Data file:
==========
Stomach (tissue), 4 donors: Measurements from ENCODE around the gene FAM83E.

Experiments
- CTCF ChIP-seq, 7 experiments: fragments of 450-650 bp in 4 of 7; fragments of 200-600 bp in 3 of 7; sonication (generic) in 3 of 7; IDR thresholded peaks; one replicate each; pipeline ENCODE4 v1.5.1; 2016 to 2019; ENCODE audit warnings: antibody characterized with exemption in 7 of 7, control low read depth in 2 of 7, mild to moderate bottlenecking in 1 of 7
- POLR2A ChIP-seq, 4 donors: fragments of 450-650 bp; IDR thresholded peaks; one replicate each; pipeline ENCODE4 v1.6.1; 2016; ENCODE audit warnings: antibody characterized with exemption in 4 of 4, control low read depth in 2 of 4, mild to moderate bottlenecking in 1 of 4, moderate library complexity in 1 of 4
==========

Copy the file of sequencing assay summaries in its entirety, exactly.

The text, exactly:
Stomach (tissue), 4 donors: Measurements from ENCODE around the gene FAM83E.

Experiments
- CTCF ChIP-seq, 7 experiments: fragments of 450-650 bp in 4 of 7; fragments of 200-600 bp in 3 of 7; sonication (generic) in 3 of 7; IDR thresholded peaks; one replicate each; pipeline ENCODE4 v1.5.1; 2016 to 2019; ENCODE audit warnings: antibody characterized with exemption in 7 of 7, control low read depth in 2 of 7, mild to moderate bottlenecking in 1 of 7
- POLR2A ChIP-seq, 4 donors: fragments of 450-650 bp; IDR thresholded peaks; one replicate each; pipeline ENCODE4 v1.6.1; 2016; ENCODE audit warnings: antibody characterized with exemption in 4 of 4, control low read depth in 2 of 4, mild to moderate bottlenecking in 1 of 4, moderate library complexity in 1 of 4